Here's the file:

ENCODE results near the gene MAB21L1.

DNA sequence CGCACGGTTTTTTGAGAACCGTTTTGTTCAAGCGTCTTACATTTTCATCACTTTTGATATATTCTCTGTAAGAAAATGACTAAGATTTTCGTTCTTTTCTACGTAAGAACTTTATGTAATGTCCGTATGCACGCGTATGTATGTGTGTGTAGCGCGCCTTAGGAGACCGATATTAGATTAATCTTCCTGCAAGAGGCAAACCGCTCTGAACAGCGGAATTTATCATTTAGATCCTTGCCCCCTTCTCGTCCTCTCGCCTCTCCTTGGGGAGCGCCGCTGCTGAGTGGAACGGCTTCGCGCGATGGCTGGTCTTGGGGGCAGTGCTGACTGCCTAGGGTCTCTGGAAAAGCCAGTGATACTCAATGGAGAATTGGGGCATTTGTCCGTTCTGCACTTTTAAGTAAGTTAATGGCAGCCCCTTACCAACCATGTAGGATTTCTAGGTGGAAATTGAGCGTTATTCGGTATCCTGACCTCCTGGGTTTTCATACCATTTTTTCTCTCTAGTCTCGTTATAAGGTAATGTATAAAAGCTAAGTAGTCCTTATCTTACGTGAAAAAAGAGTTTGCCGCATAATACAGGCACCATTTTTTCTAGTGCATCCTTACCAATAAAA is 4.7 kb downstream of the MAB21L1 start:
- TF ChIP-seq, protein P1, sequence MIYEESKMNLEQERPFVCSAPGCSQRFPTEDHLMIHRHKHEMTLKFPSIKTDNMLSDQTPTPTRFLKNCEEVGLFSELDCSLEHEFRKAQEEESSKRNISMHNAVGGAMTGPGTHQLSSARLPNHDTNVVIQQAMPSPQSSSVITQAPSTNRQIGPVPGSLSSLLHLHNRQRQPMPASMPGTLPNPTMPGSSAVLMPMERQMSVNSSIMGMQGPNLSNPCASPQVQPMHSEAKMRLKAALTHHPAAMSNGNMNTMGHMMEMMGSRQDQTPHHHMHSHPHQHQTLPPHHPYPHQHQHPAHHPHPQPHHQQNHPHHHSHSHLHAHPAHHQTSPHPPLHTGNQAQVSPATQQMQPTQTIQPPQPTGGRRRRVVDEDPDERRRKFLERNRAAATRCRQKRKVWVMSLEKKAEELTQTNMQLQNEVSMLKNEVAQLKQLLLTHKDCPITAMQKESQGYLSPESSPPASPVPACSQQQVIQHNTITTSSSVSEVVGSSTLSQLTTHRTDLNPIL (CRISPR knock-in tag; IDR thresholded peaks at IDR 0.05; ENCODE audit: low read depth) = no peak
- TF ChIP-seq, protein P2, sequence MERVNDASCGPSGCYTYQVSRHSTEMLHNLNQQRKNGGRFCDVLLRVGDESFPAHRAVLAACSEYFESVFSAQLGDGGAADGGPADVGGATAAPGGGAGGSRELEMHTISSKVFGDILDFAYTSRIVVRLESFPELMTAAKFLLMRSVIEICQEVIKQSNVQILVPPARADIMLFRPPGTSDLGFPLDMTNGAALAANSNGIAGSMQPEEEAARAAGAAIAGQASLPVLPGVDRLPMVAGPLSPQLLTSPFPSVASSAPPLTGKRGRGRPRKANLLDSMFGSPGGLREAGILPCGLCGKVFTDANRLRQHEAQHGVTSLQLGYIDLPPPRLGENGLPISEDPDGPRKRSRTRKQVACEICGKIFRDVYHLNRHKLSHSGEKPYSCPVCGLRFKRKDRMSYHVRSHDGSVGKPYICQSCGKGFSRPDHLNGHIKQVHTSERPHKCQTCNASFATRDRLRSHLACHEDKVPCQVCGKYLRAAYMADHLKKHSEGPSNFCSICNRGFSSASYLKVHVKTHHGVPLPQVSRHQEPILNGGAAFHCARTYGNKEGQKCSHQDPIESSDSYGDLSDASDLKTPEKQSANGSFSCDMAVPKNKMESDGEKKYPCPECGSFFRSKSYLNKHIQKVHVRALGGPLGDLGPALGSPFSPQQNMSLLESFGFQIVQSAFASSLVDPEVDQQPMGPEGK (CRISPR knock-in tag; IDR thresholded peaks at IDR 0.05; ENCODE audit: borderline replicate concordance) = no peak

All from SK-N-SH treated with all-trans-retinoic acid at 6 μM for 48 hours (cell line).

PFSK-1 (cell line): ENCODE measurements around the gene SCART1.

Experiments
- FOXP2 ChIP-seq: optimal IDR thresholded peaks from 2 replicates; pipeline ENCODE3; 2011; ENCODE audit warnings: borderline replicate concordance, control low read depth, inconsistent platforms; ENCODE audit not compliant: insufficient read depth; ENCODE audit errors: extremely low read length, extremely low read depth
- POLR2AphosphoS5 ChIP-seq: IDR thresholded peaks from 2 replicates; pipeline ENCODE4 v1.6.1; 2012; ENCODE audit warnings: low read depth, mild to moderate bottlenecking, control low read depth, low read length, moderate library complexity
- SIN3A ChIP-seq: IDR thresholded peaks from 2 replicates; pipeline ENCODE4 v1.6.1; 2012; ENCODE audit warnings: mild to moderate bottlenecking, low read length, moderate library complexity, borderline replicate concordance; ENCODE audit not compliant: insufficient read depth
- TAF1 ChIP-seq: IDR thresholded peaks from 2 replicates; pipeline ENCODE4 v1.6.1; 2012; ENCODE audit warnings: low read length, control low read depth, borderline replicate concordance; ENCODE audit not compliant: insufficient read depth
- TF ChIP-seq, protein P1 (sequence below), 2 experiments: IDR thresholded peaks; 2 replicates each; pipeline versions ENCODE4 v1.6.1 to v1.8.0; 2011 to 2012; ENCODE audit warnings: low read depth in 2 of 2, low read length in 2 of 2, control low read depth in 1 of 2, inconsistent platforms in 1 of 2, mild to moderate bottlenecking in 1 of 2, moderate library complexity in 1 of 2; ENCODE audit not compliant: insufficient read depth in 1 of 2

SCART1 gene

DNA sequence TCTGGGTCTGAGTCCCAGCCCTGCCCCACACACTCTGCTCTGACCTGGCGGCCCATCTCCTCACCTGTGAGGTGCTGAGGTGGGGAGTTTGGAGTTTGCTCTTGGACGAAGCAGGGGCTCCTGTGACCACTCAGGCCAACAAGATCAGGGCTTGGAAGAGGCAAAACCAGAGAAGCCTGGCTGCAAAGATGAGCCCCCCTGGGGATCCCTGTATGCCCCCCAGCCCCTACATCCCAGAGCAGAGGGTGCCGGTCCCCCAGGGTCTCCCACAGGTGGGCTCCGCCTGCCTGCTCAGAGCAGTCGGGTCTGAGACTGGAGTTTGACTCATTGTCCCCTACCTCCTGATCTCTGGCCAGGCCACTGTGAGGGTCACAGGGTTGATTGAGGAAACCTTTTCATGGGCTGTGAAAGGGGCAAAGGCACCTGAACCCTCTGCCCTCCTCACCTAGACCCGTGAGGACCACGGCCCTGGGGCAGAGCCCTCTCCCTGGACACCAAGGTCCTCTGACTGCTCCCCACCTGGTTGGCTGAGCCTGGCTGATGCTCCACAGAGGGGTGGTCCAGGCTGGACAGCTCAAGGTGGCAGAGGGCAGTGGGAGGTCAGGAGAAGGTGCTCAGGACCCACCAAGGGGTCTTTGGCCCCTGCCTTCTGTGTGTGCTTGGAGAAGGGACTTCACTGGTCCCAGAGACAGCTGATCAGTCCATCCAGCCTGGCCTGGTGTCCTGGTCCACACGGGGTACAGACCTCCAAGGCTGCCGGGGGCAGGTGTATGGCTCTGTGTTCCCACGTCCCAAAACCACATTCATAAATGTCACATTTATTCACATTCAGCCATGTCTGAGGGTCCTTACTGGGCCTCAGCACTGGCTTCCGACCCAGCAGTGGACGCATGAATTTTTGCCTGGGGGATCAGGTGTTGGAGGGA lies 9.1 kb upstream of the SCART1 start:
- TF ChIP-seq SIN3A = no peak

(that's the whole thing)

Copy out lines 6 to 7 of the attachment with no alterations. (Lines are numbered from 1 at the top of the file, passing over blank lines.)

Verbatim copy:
PFSK-1 (cell line): ENCODE measurements around the gene SCART1.

Experiments